What is administration?

Administration is the process whereby an insolvency practitioner (a professional who acts on behalf of companies experiencing financial distress) is appointed as an “administrator” to formally take control of an insolvent company in order to achieve one of the following objectives:

  1. Rescue the company so it can continue to trade as a going concern.
  2. If rescue is not possible, then the administrator must try to obtain a better result for the company’s creditors than would be the case under a liquidation (which involves dissolving the company after it has distributed its assets amongst its creditors).
  3. If it is not possible to realise a better result for the creditors than under a liquidation, then the administrator must realise the company’s property to make a distribution to the company’s secured and/or preferential creditors.

There are numerous factors that should be considered before placing a company into administration, as it may not always be the most appropriate option (especially as it is only available for companies that are legally insolvent).

A key advantage of administration is that it will usually prevent creditors from immediately taking matters into their own hands and petitioning for the company’s liquidation. This may allow a company to recover financially under the guidance of the insolvency practitioner and resolve its issues with creditors in the future.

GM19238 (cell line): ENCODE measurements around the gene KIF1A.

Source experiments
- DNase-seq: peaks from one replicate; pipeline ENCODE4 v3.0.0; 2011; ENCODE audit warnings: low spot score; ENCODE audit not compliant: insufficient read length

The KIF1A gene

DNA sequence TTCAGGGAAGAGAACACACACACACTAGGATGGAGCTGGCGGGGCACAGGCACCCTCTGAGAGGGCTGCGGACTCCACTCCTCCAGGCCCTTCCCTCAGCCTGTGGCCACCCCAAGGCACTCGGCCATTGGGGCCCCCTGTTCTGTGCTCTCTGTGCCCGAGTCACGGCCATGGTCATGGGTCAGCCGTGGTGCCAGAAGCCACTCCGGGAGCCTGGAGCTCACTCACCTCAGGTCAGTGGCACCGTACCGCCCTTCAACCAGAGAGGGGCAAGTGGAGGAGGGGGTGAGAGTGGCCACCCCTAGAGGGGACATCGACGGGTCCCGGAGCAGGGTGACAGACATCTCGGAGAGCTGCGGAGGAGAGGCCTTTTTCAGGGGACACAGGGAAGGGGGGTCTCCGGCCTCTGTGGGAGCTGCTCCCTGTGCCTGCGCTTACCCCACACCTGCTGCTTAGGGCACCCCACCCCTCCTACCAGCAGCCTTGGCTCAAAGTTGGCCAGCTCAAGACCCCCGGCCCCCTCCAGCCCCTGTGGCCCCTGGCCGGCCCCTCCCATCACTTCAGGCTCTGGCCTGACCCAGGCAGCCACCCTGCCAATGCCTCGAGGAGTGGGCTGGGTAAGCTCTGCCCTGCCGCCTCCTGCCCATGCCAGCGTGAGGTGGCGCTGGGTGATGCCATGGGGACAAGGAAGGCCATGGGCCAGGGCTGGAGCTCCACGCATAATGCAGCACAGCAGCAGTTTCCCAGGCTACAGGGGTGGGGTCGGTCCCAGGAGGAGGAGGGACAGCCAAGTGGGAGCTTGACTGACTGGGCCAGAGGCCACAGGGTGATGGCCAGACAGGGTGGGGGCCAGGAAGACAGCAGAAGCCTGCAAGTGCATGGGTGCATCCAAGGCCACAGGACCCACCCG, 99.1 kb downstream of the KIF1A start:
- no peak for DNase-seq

While there are numerous other advantages to administration, there are also various negative factors that should be taken into account before proceeding with an administration process. In particular, the directors of the company in administration will no longer be in control of the day to day running of the business, and may therefore be unable to mitigate the negative connotations that the public have of a company entering into liquidation. Reputationally, this may devalue the goodwill of the business if the company is ‘rescued’ during the administration.

If you are looking to place a company into administration, advice should be sought from a solicitor and an insolvency practitioner beforehand. Edward Beedham specialises in the legal and procedural aspects of corporate insolvency, including administration. If you require advice on corporate insolvency, please contact Edward Beedham directly at edward.beedham@herrington-carmichael.com or on 01276 854 666.

This reflects the law at the date of publication and is written as a general guide. It does not contain definitive legal advice, which should be sought as appropriate in relation to your own particular matter before action is taken.

Edward Beedham
Solicitor, Corporate
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This reflects the law and market position at the date of publication and is written as a general guide. It does not contain definitive legal advice, which should be sought in relation to a specific matter.

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